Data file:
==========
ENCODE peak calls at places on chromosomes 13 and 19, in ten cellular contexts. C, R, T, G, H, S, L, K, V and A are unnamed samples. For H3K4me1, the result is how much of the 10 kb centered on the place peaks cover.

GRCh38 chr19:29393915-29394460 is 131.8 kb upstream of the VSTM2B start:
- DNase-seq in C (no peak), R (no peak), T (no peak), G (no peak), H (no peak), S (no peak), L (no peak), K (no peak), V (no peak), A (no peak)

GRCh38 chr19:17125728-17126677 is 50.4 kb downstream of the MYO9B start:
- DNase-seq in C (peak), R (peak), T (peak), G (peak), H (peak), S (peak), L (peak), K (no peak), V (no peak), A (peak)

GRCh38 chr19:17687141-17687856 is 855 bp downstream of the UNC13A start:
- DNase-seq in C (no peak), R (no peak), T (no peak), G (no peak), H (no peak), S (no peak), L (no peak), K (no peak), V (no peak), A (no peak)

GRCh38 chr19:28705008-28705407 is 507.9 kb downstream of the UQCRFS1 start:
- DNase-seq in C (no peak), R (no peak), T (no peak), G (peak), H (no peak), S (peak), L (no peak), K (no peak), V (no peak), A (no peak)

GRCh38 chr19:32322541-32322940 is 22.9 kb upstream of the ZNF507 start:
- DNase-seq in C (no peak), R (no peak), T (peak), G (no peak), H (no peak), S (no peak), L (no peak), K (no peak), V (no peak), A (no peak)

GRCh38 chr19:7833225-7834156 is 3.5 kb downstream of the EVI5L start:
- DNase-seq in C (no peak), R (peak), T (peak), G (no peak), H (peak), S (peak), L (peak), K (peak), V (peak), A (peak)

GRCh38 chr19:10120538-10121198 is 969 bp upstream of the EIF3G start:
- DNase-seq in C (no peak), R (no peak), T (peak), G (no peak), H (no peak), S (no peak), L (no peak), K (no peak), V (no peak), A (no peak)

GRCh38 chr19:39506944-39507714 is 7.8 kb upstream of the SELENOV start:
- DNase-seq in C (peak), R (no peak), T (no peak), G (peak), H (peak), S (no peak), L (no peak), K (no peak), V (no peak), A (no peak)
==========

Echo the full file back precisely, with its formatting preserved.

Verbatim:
ENCODE peak calls at places on chromosomes 13 and 19, in ten cellular contexts. C, R, T, G, H, S, L, K, V and A are unnamed samples. For H3K4me1, the result is how much of the 10 kb centered on the place peaks cover.

GRCh38 chr19:29393915-29394460 is 131.8 kb upstream of the VSTM2B start:
- DNase-seq in C (no peak), R (no peak), T (no peak), G (no peak), H (no peak), S (no peak), L (no peak), K (no peak), V (no peak), A (no peak)

GRCh38 chr19:17125728-17126677 is 50.4 kb downstream of the MYO9B start:
- DNase-seq in C (peak), R (peak), T (peak), G (peak), H (peak), S (peak), L (peak), K (no peak), V (no peak), A (peak)

GRCh38 chr19:17687141-17687856 is 855 bp downstream of the UNC13A start:
- DNase-seq in C (no peak), R (no peak), T (no peak), G (no peak), H (no peak), S (no peak), L (no peak), K (no peak), V (no peak), A (no peak)

GRCh38 chr19:28705008-28705407 is 507.9 kb downstream of the UQCRFS1 start:
- DNase-seq in C (no peak), R (no peak), T (no peak), G (peak), H (no peak), S (peak), L (no peak), K (no peak), V (no peak), A (no peak)

GRCh38 chr19:32322541-32322940 is 22.9 kb upstream of the ZNF507 start:
- DNase-seq in C (no peak), R (no peak), T (peak), G (no peak), H (no peak), S (no peak), L (no peak), K (no peak), V (no peak), A (no peak)

GRCh38 chr19:7833225-7834156 is 3.5 kb downstream of the EVI5L start:
- DNase-seq in C (no peak), R (peak), T (peak), G (no peak), H (peak), S (peak), L (peak), K (peak), V (peak), A (peak)

GRCh38 chr19:10120538-10121198 is 969 bp upstream of the EIF3G start:
- DNase-seq in C (no peak), R (no peak), T (peak), G (no peak), H (no peak), S (no peak), L (no peak), K (no peak), V (no peak), A (no peak)

GRCh38 chr19:39506944-39507714 is 7.8 kb upstream of the SELENOV start:
- DNase-seq in C (peak), R (no peak), T (no peak), G (peak), H (peak), S (no peak), L (no peak), K (no peak), V (no peak), A (no peak)